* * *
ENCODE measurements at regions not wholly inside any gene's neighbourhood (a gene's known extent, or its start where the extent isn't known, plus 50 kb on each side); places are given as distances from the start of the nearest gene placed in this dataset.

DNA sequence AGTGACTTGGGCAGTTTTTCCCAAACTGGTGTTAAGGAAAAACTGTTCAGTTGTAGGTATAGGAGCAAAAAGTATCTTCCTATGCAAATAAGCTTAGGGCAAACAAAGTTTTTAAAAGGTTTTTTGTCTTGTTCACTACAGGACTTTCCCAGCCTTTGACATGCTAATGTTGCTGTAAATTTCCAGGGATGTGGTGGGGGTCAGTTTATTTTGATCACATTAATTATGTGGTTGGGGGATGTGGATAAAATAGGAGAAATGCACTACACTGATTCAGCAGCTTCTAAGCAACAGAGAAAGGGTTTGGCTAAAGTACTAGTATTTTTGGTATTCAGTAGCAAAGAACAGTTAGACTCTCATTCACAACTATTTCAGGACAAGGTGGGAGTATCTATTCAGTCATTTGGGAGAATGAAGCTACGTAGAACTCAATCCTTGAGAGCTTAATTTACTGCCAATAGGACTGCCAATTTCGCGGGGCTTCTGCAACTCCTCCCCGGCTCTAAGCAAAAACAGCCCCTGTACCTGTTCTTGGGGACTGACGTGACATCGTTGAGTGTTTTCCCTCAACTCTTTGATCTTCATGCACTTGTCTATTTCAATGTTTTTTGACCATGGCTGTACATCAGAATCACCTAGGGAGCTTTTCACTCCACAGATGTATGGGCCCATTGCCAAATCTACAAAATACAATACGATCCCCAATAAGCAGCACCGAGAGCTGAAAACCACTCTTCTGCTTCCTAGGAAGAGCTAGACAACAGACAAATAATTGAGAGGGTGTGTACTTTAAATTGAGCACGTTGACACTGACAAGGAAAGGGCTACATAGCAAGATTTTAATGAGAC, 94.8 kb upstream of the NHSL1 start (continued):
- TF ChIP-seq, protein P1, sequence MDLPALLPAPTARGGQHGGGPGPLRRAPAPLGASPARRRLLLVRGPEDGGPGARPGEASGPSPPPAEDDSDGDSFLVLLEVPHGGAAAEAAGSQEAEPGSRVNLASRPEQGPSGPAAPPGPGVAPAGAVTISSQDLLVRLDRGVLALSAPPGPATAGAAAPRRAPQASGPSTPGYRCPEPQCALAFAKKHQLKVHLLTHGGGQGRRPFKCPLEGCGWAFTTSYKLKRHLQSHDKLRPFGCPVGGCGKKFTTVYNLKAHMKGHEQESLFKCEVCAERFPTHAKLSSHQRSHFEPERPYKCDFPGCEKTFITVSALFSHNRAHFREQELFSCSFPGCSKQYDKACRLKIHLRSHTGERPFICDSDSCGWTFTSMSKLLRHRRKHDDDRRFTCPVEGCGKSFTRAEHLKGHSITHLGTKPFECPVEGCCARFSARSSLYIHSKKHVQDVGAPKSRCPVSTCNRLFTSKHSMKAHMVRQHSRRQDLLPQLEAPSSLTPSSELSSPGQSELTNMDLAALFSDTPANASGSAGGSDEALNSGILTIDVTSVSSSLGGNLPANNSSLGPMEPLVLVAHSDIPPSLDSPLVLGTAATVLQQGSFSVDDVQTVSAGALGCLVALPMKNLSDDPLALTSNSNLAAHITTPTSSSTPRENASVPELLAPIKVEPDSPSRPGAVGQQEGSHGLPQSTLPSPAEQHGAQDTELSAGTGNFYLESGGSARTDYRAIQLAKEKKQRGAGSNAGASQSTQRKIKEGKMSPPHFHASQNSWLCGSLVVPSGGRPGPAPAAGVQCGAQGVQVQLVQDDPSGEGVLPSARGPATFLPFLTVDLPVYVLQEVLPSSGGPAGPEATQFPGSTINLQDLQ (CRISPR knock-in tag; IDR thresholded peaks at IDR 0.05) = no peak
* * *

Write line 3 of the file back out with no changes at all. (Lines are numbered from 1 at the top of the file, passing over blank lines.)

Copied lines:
- TF ChIP-seq, protein P1, sequence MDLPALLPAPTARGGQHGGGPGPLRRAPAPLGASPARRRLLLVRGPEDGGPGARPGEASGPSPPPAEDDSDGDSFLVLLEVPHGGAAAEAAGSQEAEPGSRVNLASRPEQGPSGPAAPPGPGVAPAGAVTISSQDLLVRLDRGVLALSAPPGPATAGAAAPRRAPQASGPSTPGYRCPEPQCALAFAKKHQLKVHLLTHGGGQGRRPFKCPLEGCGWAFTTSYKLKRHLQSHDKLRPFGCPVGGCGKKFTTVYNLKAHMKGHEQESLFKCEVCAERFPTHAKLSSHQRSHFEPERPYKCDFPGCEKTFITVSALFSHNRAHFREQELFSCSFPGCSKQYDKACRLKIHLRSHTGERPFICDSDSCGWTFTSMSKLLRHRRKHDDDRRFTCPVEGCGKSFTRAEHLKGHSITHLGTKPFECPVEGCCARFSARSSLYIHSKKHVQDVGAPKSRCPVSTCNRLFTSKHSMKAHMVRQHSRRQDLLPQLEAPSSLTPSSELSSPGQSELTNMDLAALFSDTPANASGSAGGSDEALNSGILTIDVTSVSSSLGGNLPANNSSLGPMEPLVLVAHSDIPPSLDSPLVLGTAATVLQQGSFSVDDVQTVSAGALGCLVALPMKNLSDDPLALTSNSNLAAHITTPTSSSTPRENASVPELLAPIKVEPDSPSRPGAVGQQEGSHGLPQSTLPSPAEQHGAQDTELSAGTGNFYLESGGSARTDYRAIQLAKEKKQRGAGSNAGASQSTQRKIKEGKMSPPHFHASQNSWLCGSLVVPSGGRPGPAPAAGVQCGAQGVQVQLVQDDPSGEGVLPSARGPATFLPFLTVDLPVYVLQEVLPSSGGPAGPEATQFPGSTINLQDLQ (CRISPR knock-in tag; IDR thresholded peaks at IDR 0.05) = no peak